“No African-American had ever been elected to the seat,” Johnson says. “We won, and it really had a trampoline effect on my career.”
Over the next seven years, he helped Michael Thurmond win election as Georgia’s labor commissioner; worked on Georgia Democrat John Barrow’s first campaign for Congress in 2004 and his reelection campaign two years later; guided Rep. John Lewis, D-Ga., to a 12th House term in 2008; and was a top adviser to Georgia state Sen. Kasim Reed during his successful run for mayor of Atlanta in 2009. Between campaigns, Johnson did stints as Barrow’s deputy chief of staff in Washington and Lewis’s district director in Atlanta.
Reed’s 714-vote victory in a tough runoff election caught the attention of White House Deputy Chief of Staff Jim Messina, who asked Johnson to join Obama’s reelection campaign. McKenna Long was also in pursuit of Johnson at the time, but he decided to help the president with his uphill effort to win back some red states in the South.
“There was a strategy of not conceding the South to the Republicans, but to try to expand the electorate,” Johnson says. In the end, Obama won Florida and Virginia and came within 2 percentage points of besting Mitt Romney in North Carolina.
Around the Agencies
When Karen Mills took over as head of the Small Business Administration in spring 2009, she confronted a “crisis of huge proportions,” she says.
Glutted by subprime mortgages and other noxious assets, Wall Street was in free fall, dragging down the U.S. economy. “We were in the midst of a horrible time for small businesses,” Mills says. “There was a credit crisis, the banks were frozen, and small businesses that were doing well couldn’t even get their line of credit renewed.”
Whatever may be said about SBA’s performance over the last four years, the agency succeeded in stabilizing a patient in critical condition. Under the terms of the American Reinvestment and Recovery Act, SBA dramatically amped up its loan guarantees, reduced or eliminated fees, and pumped $100 billion into the small-business sector.
In a statement, President Obama saluted Mills’s penchant for expediting bureaucratic processes. “Over the last four years, Karen has made it easier for small businesses to interact with the federal government by reducing paperwork and cutting through red tape,” he said.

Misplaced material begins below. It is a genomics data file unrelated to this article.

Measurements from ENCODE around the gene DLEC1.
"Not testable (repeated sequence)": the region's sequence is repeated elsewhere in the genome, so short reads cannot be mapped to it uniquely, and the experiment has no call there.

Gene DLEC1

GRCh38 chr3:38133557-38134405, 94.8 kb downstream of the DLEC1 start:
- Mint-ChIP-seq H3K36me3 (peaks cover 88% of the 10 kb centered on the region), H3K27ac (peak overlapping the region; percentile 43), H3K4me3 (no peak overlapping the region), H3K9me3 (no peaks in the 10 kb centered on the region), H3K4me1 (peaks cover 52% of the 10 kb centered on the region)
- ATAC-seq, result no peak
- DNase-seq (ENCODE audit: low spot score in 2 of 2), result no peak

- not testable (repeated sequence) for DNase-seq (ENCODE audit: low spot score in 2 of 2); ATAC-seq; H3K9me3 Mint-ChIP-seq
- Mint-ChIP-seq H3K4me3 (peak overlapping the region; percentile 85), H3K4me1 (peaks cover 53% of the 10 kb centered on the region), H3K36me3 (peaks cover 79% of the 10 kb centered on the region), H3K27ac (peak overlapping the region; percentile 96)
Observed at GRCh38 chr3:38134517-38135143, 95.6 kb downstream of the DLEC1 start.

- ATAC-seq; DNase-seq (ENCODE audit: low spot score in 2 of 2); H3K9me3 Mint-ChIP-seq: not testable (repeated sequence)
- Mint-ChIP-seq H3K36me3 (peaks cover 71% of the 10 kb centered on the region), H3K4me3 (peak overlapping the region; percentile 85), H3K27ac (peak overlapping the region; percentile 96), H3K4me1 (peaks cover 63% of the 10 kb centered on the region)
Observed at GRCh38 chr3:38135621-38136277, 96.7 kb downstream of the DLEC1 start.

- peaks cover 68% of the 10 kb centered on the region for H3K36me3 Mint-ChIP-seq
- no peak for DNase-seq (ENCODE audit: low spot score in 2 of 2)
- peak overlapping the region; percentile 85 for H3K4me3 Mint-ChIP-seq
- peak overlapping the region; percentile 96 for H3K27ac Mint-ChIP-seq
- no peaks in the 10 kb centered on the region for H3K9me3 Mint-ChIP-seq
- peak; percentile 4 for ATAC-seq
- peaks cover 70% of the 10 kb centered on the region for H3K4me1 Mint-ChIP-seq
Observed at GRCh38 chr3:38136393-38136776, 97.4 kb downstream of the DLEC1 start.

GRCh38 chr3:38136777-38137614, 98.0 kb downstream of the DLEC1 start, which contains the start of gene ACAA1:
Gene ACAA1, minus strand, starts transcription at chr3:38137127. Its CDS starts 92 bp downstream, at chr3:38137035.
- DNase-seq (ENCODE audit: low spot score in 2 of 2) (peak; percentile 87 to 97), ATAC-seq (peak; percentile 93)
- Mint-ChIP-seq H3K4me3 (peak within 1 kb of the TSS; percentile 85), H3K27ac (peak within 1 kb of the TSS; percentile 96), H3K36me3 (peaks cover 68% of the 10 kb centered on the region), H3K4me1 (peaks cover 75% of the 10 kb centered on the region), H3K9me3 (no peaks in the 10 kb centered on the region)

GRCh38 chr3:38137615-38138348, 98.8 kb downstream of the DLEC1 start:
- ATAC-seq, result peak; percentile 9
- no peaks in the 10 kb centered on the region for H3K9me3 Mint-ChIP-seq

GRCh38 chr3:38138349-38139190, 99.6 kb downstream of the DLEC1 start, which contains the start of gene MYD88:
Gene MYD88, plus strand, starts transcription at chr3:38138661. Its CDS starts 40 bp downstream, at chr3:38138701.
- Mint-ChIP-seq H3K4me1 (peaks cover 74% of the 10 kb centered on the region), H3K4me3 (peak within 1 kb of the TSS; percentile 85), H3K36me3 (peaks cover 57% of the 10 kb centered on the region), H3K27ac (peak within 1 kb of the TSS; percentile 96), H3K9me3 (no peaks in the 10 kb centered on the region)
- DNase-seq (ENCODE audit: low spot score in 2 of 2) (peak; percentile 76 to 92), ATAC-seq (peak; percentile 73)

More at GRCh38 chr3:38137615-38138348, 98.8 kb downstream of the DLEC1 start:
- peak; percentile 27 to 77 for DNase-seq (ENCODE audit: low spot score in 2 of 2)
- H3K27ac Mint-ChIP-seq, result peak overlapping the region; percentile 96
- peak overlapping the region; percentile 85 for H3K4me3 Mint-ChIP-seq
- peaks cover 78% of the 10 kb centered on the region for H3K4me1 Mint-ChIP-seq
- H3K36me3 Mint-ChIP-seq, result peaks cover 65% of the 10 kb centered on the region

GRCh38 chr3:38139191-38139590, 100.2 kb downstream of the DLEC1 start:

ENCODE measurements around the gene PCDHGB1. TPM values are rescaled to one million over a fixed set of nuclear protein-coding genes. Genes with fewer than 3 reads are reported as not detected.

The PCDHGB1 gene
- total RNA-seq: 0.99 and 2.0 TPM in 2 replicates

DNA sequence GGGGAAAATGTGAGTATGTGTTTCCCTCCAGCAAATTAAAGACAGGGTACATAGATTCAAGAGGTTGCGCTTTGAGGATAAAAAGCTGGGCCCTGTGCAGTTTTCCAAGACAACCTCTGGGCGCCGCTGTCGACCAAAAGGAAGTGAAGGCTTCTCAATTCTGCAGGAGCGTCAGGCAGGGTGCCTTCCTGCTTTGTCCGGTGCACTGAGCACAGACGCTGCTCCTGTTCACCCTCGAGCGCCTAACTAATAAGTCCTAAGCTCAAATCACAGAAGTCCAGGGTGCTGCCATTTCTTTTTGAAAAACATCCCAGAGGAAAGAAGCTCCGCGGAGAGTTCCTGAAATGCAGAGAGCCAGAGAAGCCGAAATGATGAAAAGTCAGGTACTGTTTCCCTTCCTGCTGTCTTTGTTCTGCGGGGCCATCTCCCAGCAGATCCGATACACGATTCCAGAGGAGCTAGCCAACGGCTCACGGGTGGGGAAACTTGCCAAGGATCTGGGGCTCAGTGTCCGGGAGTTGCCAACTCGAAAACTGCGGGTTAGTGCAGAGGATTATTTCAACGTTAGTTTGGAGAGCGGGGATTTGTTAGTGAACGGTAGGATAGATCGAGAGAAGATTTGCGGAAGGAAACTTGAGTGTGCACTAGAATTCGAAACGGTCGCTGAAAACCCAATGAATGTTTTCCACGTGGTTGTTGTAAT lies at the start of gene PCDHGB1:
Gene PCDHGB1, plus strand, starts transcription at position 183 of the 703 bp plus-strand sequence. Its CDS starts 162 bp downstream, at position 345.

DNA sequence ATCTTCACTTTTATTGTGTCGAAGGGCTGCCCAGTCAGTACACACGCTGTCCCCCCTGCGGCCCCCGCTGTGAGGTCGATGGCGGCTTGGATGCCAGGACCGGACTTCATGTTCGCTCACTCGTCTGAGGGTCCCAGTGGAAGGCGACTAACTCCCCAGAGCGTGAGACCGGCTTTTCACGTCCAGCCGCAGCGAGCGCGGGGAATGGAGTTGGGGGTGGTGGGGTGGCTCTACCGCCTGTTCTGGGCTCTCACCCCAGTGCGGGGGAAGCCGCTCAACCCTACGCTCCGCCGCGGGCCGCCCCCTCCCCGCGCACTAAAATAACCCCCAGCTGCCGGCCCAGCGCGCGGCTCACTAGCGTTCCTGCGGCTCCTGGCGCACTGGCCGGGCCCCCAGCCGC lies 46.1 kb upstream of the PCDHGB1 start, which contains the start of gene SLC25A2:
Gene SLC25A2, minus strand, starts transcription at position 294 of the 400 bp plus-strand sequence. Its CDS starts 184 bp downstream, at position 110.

Earlier this month, Mills announced she will step down as administrator as soon as the Senate confirms her successor.
The 59-year-old, who is married to Bowdoin College President Barry Mills, will return to the boreal climate of Brunswick, Maine. “You just have to know how to dress for it,” she says. “You have to have a hat and good boots.” Since turning 50, Mills has competed in “sprint-level” triathlons, which entail a dip in the icy waters of Casco Bay.
The daughter of Melvin Gordon, CEO of Tootsie Roll Industries, Mills holds bachelor’s and master’s degrees from Harvard University. Early in her career, she managed a string of manufacturing firms, including producers of hardwood flooring, refrigerator motors, and plastic injection molding, according to the White House website. Mills was also president of MMP Group, a Maine private-equity firm. In 2007, then-Gov. John Baldacci appointed her to chair Maine’s Council on Competitiveness and the Economy.
In the Tanks
Hours before President Obama’s State of the Union address, North Korea confirmed it had conducted its third nuclear test, this time half a mile underground in North Hamgyong province. The detonation of a nuclear device—in violation of multiple United Nations Security Council resolutions—rattled the international community and triggered widespread condemnation. Obama warned of “swift and credible action” by the United States and its allies.
“This needs to be stopped,” says Joseph DeTrani, a former special envoy for negotiations with North Korea. The disregard for international accords by the country’s despotic leader, Kim Jong Un, is “not only a threat to the region and the international community,” he says, “but it could lend itself to proliferation issues in the future and [fuel] a nuclear-arms race in the region. The trend lines are all very negative.”
DeTrani, who this month was named president of the Intelligence and National Security Alliance, traces the regime’s erratic behavior to Kim’s father, Kim Jong Il, who was “supreme leader” of North Korea from 1994 until his death in 2011. But the dough-faced Kim Jong Un—known to his subjects as “a great person born of heaven”—is no less prone to self-aggrandizement, DeTrani adds. “He’s moving ahead rather quickly with his [nuclear program]. I’m far less optimistic than I was just a few weeks ago.”
At INSA, an Arlington, Va.-based think tank with ties to the intelligence community, DeTrani will bring together three constituencies: public servants, corporate leaders, and academics. “Reaching out to these groups protects us from groupthink,” he says. “It ensures that we’re not all looking at things the same way.